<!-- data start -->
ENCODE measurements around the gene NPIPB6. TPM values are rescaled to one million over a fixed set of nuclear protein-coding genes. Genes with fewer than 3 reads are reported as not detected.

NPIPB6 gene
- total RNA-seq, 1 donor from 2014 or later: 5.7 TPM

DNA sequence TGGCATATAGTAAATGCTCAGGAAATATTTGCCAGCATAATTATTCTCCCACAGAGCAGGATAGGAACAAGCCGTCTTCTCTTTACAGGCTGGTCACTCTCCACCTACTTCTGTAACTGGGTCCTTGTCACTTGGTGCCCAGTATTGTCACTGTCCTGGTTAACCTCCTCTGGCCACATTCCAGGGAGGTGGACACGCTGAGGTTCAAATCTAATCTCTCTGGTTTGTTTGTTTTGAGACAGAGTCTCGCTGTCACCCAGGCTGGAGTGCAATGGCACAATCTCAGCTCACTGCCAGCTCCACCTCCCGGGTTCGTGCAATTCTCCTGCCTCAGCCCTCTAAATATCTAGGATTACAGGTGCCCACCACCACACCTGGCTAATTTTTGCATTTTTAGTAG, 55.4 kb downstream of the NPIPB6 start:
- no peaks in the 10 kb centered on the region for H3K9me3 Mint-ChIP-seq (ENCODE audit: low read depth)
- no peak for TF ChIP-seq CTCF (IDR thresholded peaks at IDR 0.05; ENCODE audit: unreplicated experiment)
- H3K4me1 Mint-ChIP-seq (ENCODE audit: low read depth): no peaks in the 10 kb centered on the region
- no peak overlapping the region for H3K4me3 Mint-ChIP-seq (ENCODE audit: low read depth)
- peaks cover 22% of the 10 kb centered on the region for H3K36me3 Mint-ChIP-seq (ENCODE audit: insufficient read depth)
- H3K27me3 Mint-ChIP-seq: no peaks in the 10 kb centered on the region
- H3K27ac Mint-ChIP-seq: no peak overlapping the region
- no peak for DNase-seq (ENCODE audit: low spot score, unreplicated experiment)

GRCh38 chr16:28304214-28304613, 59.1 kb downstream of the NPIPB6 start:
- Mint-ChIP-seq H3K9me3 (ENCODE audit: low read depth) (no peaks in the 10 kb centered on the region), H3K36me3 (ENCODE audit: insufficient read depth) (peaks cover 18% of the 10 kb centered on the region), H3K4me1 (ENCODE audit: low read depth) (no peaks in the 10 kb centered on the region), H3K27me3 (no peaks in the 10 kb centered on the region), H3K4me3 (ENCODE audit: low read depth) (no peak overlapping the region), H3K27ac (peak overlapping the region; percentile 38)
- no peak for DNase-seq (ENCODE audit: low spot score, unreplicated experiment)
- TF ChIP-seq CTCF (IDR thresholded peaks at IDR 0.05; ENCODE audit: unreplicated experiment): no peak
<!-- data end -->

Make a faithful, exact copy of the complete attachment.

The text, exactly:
ENCODE measurements around the gene NPIPB6. TPM values are rescaled to one million over a fixed set of nuclear protein-coding genes. Genes with fewer than 3 reads are reported as not detected.

NPIPB6 gene
- total RNA-seq, 1 donor from 2014 or later: 5.7 TPM

DNA sequence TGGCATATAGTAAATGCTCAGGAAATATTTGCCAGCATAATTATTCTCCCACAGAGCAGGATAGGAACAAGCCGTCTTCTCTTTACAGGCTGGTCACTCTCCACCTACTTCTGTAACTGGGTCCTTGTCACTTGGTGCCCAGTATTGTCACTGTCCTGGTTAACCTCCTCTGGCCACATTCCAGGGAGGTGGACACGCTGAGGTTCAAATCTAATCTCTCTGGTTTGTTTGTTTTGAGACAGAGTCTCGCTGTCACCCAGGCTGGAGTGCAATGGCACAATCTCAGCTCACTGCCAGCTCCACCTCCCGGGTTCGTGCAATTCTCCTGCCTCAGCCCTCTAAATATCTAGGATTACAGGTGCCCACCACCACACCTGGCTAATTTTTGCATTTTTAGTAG, 55.4 kb downstream of the NPIPB6 start:
- no peaks in the 10 kb centered on the region for H3K9me3 Mint-ChIP-seq (ENCODE audit: low read depth)
- no peak for TF ChIP-seq CTCF (IDR thresholded peaks at IDR 0.05; ENCODE audit: unreplicated experiment)
- H3K4me1 Mint-ChIP-seq (ENCODE audit: low read depth): no peaks in the 10 kb centered on the region
- no peak overlapping the region for H3K4me3 Mint-ChIP-seq (ENCODE audit: low read depth)
- peaks cover 22% of the 10 kb centered on the region for H3K36me3 Mint-ChIP-seq (ENCODE audit: insufficient read depth)
- H3K27me3 Mint-ChIP-seq: no peaks in the 10 kb centered on the region
- H3K27ac Mint-ChIP-seq: no peak overlapping the region
- no peak for DNase-seq (ENCODE audit: low spot score, unreplicated experiment)

GRCh38 chr16:28304214-28304613, 59.1 kb downstream of the NPIPB6 start:
- Mint-ChIP-seq H3K9me3 (ENCODE audit: low read depth) (no peaks in the 10 kb centered on the region), H3K36me3 (ENCODE audit: insufficient read depth) (peaks cover 18% of the 10 kb centered on the region), H3K4me1 (ENCODE audit: low read depth) (no peaks in the 10 kb centered on the region), H3K27me3 (no peaks in the 10 kb centered on the region), H3K4me3 (ENCODE audit: low read depth) (no peak overlapping the region), H3K27ac (peak overlapping the region; percentile 38)
- no peak for DNase-seq (ENCODE audit: low spot score, unreplicated experiment)
- TF ChIP-seq CTCF (IDR thresholded peaks at IDR 0.05; ENCODE audit: unreplicated experiment): no peak